Pakistan: Village council ‘revenge’ rape order must prompt urgent reforms
The rape of a teenage girl ordered by a village council in ‘revenge’ for a rape allegedly committed by her brother is the latest in a long series of horrific incidents and must lead to urgent reforms, said Amnesty International today.
While 20 people from a village council near Multan have been arrested for ordering the rape, Pakistan’s authorities must end impunity for sexual violence and abolish so-called village councils that prescribe horrific crimes as revenge.
“Pakistan’s authorities must end impunity for sexual violence and crack down on the so-called village councils that prescribe horrific crimes against women and girls, often in revenge for acts committed by others. For far too long, there has been an indulgence of these unspeakably cruel practices,” said Nadia Rahman, Amnesty International’s Pakistan Campaigner.
No cultural traditions can justify attacks on women
“No cultural traditions can justify attacks on women and girls. Violence against them is always the opposite of justice. Female bodies are not commodities to be bartered for the settling of scores. The perpetrators must face punishments that reflect the gravity of their crime, through fair trials without recourse to the death penalty.”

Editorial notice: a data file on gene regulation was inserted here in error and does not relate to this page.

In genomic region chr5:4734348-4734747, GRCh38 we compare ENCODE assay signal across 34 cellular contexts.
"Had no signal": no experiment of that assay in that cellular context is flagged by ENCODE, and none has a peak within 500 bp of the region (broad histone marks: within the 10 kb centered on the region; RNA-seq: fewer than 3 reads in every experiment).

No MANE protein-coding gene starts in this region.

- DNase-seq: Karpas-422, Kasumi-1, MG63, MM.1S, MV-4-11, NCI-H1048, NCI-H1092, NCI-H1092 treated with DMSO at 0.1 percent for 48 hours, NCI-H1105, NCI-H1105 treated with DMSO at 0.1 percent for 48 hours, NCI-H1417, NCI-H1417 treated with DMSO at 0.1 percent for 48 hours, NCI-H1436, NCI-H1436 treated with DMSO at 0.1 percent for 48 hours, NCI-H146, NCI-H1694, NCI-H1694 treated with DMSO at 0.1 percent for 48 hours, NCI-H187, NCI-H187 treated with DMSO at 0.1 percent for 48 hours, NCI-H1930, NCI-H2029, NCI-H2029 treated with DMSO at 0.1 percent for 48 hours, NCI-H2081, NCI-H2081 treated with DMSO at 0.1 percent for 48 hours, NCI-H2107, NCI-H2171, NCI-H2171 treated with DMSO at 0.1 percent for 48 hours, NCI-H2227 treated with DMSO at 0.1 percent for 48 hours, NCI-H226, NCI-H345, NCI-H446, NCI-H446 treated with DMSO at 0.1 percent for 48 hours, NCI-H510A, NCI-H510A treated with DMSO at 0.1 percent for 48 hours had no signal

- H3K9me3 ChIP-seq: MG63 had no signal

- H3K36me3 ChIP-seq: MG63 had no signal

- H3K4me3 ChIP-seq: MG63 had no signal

Pakistan’s failure to protect women and girls against the arbitrary and cruel decisions of so-called village and tribal councils has been the subject of longstanding scrutiny by the United Nations’ human rights bodies.
By allowing these councils to operate, the authorities are complicit in the crimes they order
Earlier this month, the Pakistani government was asked by the UN Human Rights Committee to detail steps it has taken to regulate parallel ‘justice’ systems, such as jirgas. The committee said it had received several reports of discrimination and violence against women at the hands of these parallel systems.
The Pakistani government claimed that they “could not exercise jurisdiction in criminal matters”, adding that “the sole authority in that regard rested in national courts.”
“By allowing these councils to operate, the authorities are complicit in the crimes they order. It is not enough to arrest people after horrific attacks that take place. The authorities have a duty to protect women and girls, prevent further such attacks, and end the fear and stigma that victims suffer,” said Nadia Rahman, Amnesty International’s Pakistan Campaigner.
In 2013, the committee on the Convention for the Elimination of Discrimination Against Women called on the state to “establish a unified judicial system, to eliminate all parallel legal systems and informal dispute resolution mechanisms which discriminate against women and to sensitize the public on the importance of addressing violations of women’s rights through judicial remedies rather than parallel justice systems.”